There are more than three billion global Internet users. Millions of these consumers use their smartphones as the main point of access to the Internet, and although you may think that the speed of access of 5G technology is the only benefit, its application goes much further. Let’s look at some concrete use cases.
Over the last decade, we have heard about the imminent arrival of IoT, the proliferation of mobile devices, autonomous cars, smart grids, home automation, eHealth, and other technologies that will need an infrastructure that provides expedite low-latency access to the Internet.
With the speed of 5G, the healthcare sector could normalize the use of robots for remote surgical operations. The laser precision required to mirror every single movement from a physician located miles away from the robot needs an ultra-low latency connectivity to the Internet.
For surgical robots, the laser precision required to mirror every movement from a physician located miles away needs ultra-low latency access. With the speed of 5G, the healthcare sector could normalize the use of these robots for remote surgical operations.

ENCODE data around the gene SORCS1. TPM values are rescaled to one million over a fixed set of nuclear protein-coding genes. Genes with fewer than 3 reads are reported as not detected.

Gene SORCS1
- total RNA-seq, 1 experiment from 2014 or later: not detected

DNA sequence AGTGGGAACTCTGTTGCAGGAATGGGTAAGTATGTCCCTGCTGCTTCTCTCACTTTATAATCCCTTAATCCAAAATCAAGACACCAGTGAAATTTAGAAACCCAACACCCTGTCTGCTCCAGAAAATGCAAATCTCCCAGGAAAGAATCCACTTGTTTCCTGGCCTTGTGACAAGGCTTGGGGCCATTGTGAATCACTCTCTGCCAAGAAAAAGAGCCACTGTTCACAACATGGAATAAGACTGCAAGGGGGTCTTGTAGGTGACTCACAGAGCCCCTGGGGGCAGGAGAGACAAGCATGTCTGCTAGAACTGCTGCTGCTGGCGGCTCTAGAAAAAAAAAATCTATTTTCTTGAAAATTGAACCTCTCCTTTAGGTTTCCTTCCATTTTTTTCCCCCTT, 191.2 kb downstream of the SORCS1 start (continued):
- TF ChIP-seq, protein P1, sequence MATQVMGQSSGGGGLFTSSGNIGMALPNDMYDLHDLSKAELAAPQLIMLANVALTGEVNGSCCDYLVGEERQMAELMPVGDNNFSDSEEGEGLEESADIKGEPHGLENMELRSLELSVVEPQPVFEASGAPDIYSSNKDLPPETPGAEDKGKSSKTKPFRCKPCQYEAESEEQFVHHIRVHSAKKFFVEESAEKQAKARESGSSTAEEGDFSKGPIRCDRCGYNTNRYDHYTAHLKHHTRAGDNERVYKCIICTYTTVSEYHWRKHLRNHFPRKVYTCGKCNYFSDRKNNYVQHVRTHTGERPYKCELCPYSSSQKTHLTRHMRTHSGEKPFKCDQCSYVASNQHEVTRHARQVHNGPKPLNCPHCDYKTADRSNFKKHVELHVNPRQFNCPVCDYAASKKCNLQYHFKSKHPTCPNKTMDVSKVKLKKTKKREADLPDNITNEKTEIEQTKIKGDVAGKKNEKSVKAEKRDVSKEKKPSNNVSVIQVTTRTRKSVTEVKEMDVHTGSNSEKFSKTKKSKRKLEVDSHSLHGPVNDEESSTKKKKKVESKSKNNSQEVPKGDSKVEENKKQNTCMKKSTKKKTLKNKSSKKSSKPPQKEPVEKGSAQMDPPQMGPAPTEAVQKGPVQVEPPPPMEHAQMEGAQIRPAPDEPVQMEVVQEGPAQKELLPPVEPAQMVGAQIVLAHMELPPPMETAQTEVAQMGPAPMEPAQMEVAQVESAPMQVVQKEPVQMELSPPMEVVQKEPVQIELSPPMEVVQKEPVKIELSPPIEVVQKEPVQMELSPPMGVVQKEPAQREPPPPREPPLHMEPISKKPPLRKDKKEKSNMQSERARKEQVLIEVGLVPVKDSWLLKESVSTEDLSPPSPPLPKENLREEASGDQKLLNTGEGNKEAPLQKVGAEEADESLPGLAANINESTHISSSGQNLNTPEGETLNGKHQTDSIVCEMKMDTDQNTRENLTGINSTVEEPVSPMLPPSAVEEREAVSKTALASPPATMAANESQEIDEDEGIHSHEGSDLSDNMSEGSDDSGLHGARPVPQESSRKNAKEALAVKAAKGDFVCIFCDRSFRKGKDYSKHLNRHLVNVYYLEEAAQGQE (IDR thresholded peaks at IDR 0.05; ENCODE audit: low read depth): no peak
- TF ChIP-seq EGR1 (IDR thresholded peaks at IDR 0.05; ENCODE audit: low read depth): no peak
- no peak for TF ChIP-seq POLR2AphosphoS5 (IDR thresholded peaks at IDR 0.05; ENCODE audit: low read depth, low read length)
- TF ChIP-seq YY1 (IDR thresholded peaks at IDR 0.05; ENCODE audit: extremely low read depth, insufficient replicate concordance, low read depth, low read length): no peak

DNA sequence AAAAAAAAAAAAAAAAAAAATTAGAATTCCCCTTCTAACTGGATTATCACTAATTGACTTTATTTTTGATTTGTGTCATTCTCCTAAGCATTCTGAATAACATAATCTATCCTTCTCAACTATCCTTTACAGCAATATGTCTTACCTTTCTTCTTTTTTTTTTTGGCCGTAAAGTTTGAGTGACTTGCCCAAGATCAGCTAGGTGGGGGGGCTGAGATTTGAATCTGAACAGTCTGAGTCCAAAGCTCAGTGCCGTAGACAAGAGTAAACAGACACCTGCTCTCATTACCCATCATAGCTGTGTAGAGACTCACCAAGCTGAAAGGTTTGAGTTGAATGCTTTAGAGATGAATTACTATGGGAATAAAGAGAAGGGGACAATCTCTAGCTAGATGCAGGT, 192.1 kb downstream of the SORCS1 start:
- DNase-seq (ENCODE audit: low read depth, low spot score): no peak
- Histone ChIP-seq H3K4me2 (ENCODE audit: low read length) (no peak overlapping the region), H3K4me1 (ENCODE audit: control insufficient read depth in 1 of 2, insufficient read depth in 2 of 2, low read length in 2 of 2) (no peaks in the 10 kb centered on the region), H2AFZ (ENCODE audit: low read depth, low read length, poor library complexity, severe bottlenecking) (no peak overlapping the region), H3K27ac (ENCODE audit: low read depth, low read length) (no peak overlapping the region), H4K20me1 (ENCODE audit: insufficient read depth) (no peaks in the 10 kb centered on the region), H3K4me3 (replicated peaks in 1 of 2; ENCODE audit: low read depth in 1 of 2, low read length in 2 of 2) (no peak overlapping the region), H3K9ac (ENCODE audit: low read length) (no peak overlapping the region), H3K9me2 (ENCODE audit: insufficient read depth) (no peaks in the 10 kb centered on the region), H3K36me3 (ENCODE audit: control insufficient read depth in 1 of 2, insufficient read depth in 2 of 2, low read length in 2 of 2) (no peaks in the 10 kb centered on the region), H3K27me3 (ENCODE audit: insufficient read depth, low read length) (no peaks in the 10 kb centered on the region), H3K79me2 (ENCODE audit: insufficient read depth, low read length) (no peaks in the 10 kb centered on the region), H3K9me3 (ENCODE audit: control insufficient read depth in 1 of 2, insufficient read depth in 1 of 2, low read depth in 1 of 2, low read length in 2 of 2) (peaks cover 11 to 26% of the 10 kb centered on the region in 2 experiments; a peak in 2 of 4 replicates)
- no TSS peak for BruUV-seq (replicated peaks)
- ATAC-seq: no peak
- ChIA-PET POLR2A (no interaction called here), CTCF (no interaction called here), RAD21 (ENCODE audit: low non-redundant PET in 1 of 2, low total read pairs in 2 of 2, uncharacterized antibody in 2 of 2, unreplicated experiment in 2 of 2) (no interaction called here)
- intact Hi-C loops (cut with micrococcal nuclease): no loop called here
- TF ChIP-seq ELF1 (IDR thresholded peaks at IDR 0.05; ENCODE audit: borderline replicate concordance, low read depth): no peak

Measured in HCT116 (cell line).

Another application is in autonomous and connected cars. Autonomous vehicles need extremely low latency to respond to braking orders in time. Also, wireless communication between cars, known as Car-To-Car (C2C), and with the infrastructure, Car-To-Infrastructure (C2I or C2X), will allow autonomous driving with more environment data and a greater ability to react to an event.
The 5G infrastructure promises data speeds up to 100 times faster than 4G. With the latency of 4G, a car would travel 1.4 meters before receiving the order to stop. Whereas with 5G latency, the distance would be reduced to just 2.8 centimeters. A difference that could save or kill.
In mid-2018, the 3GPP – the international organization that governs the standards of mobile communication – approved the standard and final specifications for the 5G in its New Radio (NR) version. That is, the 5G that will be independent and that will not rely on existing networks.